Plot and Structure exercise
by Tracey Warr
Plot is the sequence of events that drives the story from its beginning, through it middle, to its end. ‘Somebody’s got to want something, something’s got to be standing in the way of getting it.’ (Sorkin in Yorke).
Plot plans can help you at two stages: generating the first draft and rewriting. ‘Writing is 10% writing and 90% rewriting’ (Smitley). Writing is more perseverance than inspiration. ‘Great stories fold over themselves at the midpoint and aspire to symmetry (Yorke).
Use the list of questions below as a guide-rope to spend 20 mins producing a 1-2 page max. plot summary, either of a novel or short story you have written, or one you are working on or planning to write. A few words/one sentence should be enough for each element. You are aiming for a bare bones summary. Complete as much as you can. Leave blank answers you can’t figure out quickly.
1. Who is the Hero/Heroine?
2. What are their characteristics (good and bad)? (four words)
3. What is their ‘ordinary’ world where the story begins?
4. What do they think they want – their stated want?
5. What do they want that they don’t yet realise - their inner need?
6. What happens to start the action that changes the Hero’s world for ever?
7. What is their goal now?
8. How does the Journey/story get underway? Does a friend(s) team up with Hero? What seemingly insignificant object might Hero acquire that proves important later?
9. What secondary character does Hero meet who is more familiar with the changed world and mentors and assists Hero?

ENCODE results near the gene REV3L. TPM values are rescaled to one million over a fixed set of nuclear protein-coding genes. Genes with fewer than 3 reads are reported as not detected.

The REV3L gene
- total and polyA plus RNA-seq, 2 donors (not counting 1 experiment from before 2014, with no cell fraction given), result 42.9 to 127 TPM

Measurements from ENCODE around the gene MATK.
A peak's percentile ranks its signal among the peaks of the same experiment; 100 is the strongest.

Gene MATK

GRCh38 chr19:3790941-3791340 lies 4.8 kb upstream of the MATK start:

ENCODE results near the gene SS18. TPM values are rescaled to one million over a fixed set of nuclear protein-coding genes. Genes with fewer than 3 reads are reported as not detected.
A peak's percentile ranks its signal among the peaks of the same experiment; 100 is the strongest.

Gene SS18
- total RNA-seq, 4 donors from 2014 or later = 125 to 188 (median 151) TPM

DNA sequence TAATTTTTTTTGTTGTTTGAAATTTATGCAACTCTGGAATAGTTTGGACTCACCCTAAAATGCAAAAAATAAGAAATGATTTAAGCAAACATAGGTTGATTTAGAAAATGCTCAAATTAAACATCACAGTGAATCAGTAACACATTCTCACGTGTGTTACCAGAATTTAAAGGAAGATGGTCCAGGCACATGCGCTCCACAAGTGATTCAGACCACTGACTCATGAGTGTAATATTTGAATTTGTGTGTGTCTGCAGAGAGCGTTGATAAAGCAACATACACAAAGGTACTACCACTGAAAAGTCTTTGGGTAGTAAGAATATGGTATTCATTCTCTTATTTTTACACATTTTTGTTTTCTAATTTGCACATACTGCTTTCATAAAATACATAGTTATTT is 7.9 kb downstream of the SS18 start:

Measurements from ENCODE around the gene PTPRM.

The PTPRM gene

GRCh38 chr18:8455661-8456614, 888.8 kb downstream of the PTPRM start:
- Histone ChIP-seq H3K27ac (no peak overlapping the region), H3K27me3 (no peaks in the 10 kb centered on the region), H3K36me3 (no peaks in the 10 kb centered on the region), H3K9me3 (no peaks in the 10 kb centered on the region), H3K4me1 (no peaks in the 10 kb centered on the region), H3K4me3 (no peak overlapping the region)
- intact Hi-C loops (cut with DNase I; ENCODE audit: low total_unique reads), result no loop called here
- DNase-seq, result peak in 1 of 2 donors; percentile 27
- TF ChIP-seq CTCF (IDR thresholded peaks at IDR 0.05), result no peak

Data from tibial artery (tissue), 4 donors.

10. What first three trials test and deepen Hero and allies’ relationships?
11. Everything is going well and Hero’s goals look likely to be realised but then someone yanks the rug out from under them – how?
12. The Hero does not give up and realises their inner need but thinks it’s possible to have both stated want and inner need.
13. What second three trials test and deepen Hero and allies’ relationships?
14. Someone or something very precious to the Hero dies (doesn’t have to be literal). Who/what?
15. The Hero wants to give up, going through the stages of grief – denial, anger, bargaining (I would be a better person if …), depression, acceptance.
16. Someone or something gives the Hero new inspiration (the seemingly insignificant object may come into play). What? The Hero has an epiphany, abandoning their stated want and going all out for their inner need.
17. Reconciliations/relationship problems are cleared up – how/what?. An attack on, or ambush of, the problem is planned – what?
18. Something totally unexpected happens – what? forcing the Hero to make the final choice, a choice the Hero would never have made if put in this situation at the beginning of the story.
When you have filled in as much as you can, study your answers. Spend 10 mins thinking about how you might develop or change this to enhance the drama of your story?
Booker, Christopher (2004) Seven Basic Plots, A & C Black.
Smitley, Adron J. (2011) A Stranger Comes to Town: 13 Essential Steps for Plotting Your Novel, Create Space Independent Publishing Platform.
Vogler, Christopher (2007) The Writer’s Journey: Mythic Structure for Storytellers and Screenwriters, Michael Wiese Production.
Yorke, John (2014) Into the Woods: How Stories Work and Why We Tell Them, Penguin.
Find out more about Tracey and her work here: http://traceywarrwriting.com
All images courtesy of Julie Lewis